I can't help feeling that the lack of elections in these cases is a sad indictment on the way that our society values the Town and Parish councils. That not enough people can be found who are prepared to serve their local communities and that we celebrate at a party political level (and I think that all of us are guilty of this whatever political party flavour we are) when we should be questioning why there wasn't an election.

There are many  problems facing these second (in Cornwall) tier levels of local government.

The work that councillors put in is entirely voluntary so, even more than Cornwall Council, the councillors tend to be retired or of independent means. This, of course, means that while the councillors have a lot of 'life' experience it is often a 'privileged' experience. This experience also comes with an older generation's inability to completely understand the values and views of a younger generation.

Added to that the type of work that second tier councils do is not at all 'sexy'. As second tier councilllors we do not make decisions which will have a massive impact on the lives of people all over Cornwall. We deal with the more mundane everyday tasks.

At the same time second tier councillors can still draw a great deal of barbed criticism from the people they are working for - so why should anyone bother?

Well the fact is that the tasks allotted to Towns and Parishes may not be sexy - but they are essential. Second tier councils provide the glue which binds our local communities together. This is why there can be criticism of councillors - because, when it comes down to it, the 'everyday' decisions that we take are things which allow (or don't allow) individuals to enjoy their communities.

Without Town and Parish councils the organisation of community events and amenities would fall apart. As central governemnt looks to destroy the ability of top tier local government to do its job well by slashing funding, Cornwall Council is looking to save money by dropping its 'non-essential' community based services. The decision we have to make as commuities is whether to save, and perhaps enhance, our community facilities or allow central government to wipe them out in the name of austerity. In the coming years second tier councils will have major decisions to make. Will we allow our commuities to be killed off or will we fight to save our asets.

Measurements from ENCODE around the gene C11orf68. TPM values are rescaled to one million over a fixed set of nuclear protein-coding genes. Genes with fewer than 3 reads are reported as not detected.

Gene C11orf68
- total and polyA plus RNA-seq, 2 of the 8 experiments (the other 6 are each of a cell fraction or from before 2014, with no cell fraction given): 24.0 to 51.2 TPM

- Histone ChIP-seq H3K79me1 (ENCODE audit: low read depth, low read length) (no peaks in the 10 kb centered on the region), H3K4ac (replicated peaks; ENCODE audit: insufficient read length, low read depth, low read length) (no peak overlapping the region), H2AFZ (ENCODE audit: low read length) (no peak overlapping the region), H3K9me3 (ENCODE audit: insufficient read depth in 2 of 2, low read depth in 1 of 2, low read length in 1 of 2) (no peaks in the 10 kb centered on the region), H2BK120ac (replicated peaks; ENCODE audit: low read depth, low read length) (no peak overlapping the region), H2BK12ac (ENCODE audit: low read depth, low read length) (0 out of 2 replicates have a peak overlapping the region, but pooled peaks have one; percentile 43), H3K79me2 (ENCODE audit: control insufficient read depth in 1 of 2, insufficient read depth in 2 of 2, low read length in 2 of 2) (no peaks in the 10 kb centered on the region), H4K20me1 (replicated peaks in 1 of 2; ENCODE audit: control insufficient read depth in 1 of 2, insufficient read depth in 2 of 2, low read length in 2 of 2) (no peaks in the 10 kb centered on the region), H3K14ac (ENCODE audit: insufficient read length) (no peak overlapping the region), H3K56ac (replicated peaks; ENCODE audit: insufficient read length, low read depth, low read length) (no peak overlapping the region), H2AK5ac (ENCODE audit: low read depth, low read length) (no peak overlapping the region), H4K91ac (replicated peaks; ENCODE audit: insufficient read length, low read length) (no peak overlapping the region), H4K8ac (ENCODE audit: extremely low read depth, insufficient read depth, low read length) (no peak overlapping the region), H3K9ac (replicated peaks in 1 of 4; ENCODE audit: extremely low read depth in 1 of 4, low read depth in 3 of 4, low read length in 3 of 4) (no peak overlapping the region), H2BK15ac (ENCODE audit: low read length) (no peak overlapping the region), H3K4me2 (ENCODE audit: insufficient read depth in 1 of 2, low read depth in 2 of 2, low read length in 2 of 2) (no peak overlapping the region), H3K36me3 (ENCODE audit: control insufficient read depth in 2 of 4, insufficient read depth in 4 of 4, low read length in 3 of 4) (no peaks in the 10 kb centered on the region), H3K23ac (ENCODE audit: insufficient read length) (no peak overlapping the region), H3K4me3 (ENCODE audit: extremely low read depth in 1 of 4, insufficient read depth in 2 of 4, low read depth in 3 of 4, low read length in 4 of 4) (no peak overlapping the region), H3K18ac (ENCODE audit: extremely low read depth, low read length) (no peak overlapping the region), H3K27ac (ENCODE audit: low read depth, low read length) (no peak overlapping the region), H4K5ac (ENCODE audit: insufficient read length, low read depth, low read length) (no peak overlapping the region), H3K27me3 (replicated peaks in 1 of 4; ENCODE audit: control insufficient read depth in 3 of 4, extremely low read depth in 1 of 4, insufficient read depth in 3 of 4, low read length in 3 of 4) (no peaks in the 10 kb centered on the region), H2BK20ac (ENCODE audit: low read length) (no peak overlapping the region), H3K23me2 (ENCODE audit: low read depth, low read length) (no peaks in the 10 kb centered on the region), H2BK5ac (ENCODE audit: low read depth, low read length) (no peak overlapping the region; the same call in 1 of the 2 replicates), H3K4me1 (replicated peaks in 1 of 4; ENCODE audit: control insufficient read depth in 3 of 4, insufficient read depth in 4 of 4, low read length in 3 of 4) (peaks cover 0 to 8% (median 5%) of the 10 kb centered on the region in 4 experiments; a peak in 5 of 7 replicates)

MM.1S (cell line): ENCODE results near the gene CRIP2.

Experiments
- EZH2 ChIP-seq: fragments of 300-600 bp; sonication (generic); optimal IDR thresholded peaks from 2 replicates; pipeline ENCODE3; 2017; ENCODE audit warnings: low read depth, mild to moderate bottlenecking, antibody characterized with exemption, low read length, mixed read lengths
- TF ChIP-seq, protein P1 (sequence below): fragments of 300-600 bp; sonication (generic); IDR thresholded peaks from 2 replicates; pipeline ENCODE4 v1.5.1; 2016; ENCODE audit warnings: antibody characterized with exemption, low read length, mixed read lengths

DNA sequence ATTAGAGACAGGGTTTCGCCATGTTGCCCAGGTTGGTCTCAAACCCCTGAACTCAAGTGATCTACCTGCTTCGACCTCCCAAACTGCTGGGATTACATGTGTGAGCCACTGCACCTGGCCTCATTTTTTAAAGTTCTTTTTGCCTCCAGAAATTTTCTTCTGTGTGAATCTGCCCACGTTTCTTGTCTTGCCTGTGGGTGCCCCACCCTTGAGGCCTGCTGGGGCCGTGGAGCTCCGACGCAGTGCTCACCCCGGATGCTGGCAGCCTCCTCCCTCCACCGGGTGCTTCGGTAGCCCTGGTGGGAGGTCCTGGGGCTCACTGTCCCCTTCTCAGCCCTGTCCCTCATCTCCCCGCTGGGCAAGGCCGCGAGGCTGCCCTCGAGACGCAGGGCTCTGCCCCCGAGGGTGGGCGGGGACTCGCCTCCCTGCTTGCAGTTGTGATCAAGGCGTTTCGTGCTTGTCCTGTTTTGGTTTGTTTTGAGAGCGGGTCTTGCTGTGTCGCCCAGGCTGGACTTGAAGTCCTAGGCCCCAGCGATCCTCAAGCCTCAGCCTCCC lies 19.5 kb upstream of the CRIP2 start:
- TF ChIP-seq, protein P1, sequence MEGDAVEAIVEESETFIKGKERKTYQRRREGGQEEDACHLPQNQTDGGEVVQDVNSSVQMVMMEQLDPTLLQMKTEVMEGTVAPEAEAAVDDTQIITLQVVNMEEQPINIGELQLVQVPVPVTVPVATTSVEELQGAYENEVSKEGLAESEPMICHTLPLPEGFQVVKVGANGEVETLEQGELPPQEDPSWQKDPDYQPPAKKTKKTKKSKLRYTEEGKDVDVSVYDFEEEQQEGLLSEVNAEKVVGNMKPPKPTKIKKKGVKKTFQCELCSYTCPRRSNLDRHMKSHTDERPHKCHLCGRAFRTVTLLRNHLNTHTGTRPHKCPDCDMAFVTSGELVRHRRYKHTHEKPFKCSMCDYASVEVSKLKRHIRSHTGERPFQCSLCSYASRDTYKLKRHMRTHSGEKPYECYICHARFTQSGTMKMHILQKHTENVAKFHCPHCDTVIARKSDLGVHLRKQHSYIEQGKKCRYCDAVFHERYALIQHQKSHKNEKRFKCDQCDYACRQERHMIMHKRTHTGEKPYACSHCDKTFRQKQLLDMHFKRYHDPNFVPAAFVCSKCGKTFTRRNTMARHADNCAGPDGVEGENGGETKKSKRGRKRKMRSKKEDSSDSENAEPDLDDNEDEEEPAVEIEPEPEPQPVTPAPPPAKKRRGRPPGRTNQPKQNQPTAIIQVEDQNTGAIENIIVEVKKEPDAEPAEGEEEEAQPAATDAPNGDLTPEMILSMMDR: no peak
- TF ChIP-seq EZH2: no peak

We need a wide range of town and parish councillors to face this challenge. We need maturity and experience but we also need to know which facilities are the most important across all community groups. We need ordinary people to come forward to do an extraordinary job.

Friday, 5 April 2013

Nominations and congratulations to Cornwall Council Electoral Services

The nominations for the Cornwall Council elections have closed and the list of candidates is out.

In Illogan I am contesting the District with the sitting Conservative and Lib Dem, Labour and UKIP candidates. There is no Independent.

This will make for a very interesting campaign as the mix of candidates is very different to 2009 when there were Conservative, Lib Dem, Labour, Liberal and Independent candidates.

In 2009 the Tories were riding high in the polls on the back of a deeply unpopular Labour government. The Lib Dems were also peddling the myth that the only way to stop the Tories was to vote Lib Dem (and we all know how that turned out later in 2010) in an attempt to hold on to power at Cornwall Council level.

Now, as Nigel Farage likes to point out, the Tories will be splitting the UKIP and right wing vote, and opinion polls show that  the Lib Dems are haemorrhaging support. Labour do not have a strong record in Cornwall.

Mebyon Kernow have 26 strong candidates across Cornwall.

I am relishing the campaign challenge. It is a privilege to be out on the street talking to the people of Illogan, Park Bottom and West Tolgus. How the election finally turns out is, of course, in the gift of the electorate but I am becoming more confident as time goes by - and I receive support and encouragement from the people that I speak to. I hope that I am doing the Mebyon Kernow message proud and that I will be able to perform well in the poll and perhaps deliver a new MK Cornwall Councillor.

I would like to take time to say thank you and congratulations to Cornwall Council Electoral Services.

Throughout the nominations period they have been professional, extremely helpful and very patient. They have managed to publish the lists of candidates across Cornwall within an hour or two of nominatuons closing - the very model of efficiency. We all like to criticise officialdom at times so it seems only fair to give credit when, as in this case, it is thoroughly deserved.